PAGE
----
Just wondering if anyone is currently using rain barrels for in-home water usage? Does this really work?
We are planning to use rain barrels for outside water use (gardening/landscaping). We investigated the recycling of grey water, but decided there are too many potential complications. If you come across a good, safe system to incorporate rain water, I'd love to learn about it!
thanks for the response? You don't happen to live in CT do you?
Im a columnist for the CT Green guide and I'm working on a story about rain barrels. I would love to talk to a CT homeowner who is currently using rain barrels!!
I posted a lengthy response with detailed information to this question in the "Money Saving Tips" section on March 12. Sorry you missed it.
We’ve been using 2-recycled large plastic barrels in series for a few years now to collect rainwater from our roof for use in the garden. It works great with the added benefit of keeping the water well away from our foundation.
This is what I posted to the same question by the same OP in "Money Saving Tips".
Yes it works, and has been used successfully for water containment since downspouts and barrels were invented.... How well they work for you depends on your total capacity of water, how much and what you need to water, and how often you get rain. If you plan on watering your entire yard with one 50-gallon barrel, that's unrealistic.
We have approximately 1,000 gal. capacity in 9 containers at 5 downspouts around our home. We use ours for hand-watering, feeding the drip-hose system in the garden, or we can put a soaker hose on the barrels and use gravity feed to supply the water.
We use rain barrel water for our landscape plants, flower pots, container gardening, in-ground herb and vegetable garden. It's not enough water for our postage stamp size lawn. We don't have trees, but we let our neighbor use the water for his trees occasionally. Even with Xeriscape landscaping, there's still plenty to water.
We've never run out of water, but we have been down to two 150-gal. containers before it rained again. It takes 1/2" of rain to fill a 50-gallon barrel at our home. Rain is sometimes scarce during our hot and dry Kansas summers, and we've been in drought conditions more often than not since we installed our system in 2007.
One inch of rain on 1-square foot area (roof) = .6 gallons of water.
We purchased our containers at farm supply stores. Six are recycled 50-gallon barrels, which conveniently come with a nice brass spigot, and there are 3 larger containers which we fitted with spigots in the bung holes with parts we bought at True Value.
1. I believe a closed barrel is better than an open barrel system. An open system is where the downspout spills into the top of the barrel, which has a screen on the top. Open barrels will lose water through evaporation, and that's why we've chosen closed barrels. In order to use a closed barrel option you have to use a diverter of some kind attached to your downspout that feeds the barrel through a hose. We got our diverters from the Gardener's Supply Company (www.gardeners.com). Item #33-991. When the barrels are full the water goes down the downspout instead of an overflow hose. If you have an open barrel system, don't forget to install an overflow hose. There are other types of diverters available if you check on-line. The diverters and your barrels need to be removed each fall if you live where you have freezing temperatures.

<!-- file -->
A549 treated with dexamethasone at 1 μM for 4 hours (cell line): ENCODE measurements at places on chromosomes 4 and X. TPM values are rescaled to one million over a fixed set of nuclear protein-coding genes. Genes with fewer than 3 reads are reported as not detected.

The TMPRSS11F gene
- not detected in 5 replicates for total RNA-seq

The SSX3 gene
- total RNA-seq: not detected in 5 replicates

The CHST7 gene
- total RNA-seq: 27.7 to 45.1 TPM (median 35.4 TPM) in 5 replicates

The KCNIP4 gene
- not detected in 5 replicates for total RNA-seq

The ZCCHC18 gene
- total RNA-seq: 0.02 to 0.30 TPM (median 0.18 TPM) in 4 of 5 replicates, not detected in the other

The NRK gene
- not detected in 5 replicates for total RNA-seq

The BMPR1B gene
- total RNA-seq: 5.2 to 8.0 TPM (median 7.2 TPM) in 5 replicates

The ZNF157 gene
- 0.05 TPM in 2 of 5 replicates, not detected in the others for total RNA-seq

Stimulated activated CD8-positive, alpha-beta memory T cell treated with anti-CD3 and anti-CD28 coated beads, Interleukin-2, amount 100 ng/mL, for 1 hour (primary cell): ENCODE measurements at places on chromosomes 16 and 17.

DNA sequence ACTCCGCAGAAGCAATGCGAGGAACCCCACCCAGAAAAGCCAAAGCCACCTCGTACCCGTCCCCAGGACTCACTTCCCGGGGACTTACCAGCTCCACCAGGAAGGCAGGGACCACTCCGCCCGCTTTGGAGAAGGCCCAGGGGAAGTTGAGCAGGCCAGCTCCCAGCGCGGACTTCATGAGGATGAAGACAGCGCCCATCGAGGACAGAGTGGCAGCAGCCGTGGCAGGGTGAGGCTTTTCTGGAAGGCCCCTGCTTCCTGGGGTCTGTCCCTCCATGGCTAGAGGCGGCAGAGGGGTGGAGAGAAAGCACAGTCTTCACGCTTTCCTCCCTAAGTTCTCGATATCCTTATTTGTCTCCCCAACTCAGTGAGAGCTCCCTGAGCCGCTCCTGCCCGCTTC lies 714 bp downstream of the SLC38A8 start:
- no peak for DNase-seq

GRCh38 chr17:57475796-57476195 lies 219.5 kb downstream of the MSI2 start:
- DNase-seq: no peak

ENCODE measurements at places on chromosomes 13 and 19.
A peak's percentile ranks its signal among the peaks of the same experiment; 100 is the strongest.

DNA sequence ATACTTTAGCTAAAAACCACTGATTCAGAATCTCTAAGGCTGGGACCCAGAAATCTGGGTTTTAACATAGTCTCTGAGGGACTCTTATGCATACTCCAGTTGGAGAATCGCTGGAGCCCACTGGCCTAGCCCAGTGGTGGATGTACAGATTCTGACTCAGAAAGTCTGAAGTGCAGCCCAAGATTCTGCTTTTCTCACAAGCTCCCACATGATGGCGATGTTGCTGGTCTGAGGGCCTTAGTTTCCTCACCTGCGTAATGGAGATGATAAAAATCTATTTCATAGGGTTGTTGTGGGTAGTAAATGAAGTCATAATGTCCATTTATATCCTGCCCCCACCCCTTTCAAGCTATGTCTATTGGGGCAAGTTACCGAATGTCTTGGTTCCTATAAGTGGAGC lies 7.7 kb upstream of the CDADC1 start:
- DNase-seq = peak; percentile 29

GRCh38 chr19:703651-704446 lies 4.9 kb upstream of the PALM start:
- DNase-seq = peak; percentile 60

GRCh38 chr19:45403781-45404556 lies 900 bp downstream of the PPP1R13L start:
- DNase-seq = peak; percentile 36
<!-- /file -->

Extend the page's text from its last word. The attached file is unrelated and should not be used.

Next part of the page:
2. If you have a long run of gutter on your home you can link two or more containers together side-by-side. We have 2 containers linked together at all but one location. If you want the linked barrels to fill at the same time, you link them low on the barrel. If you want them to fill one at a time, link them high on the barrel - so after the first barrel is filled, it will spill into the next barrel. Gardener's Supply Company have kits for linking barrels (item #33-993).
3. You need to raise your containers off the ground in order to increase the gravity flow, and you can do that with concrete blocks or build wooden racks to hold the barrels. Make sure the blocks are on stable ground or on a flat support. The higher off the ground the containers are, the more water force, so keep that in mind if you plan on using a hose with it.
We used fiberglass pads used for holding air conditioning units as the base, with one course (layer) of concrete blocks on top of that. Without the fiberglass pads our blocks would sink into the ground making the barrels unstable.
We use watering cans for much of our watering, so we made sure our barrels were off the ground enough we could sit our cans under the spigots.
4. The "barrels" can be any size or shape, so check your farm supply store if you want something larger, and often less expensive.
5. We painted our barrels to match our house using special primer and paint that can be used on plastic. We purchased the paint from Sherwin Williams.
Our first barrel was a 210-gallon container used in the back of pick-ups to haul liquids. It has an oval shape and we painted it with spray paint to look like a giant ladybug, but one hail storm later it destroyed the paint so we painted it with the special paint from Sherman Williams and it withstands hail much better.
If you purchase white containers you need to paint them because they allow enough light in for algae to grow in the containers.
6. If you are going to water your lawn you may also want an electric or battery-powered pump to feed the water to your sprinkler, or you can use a soaker hose and only need gravity feed. We have a solar-powered pump we use to feed water to the drip-system in the garden.
7. We power-wash the containers out each spring before connecting them to the downspouts, so make sure you can easily handle the containers if you plan on cleaning them.
8. How much is enough? A 100-sq. ft. garden needs 1-inch of rain, or 60 gallons, per week. You can figure the same amount for lawns.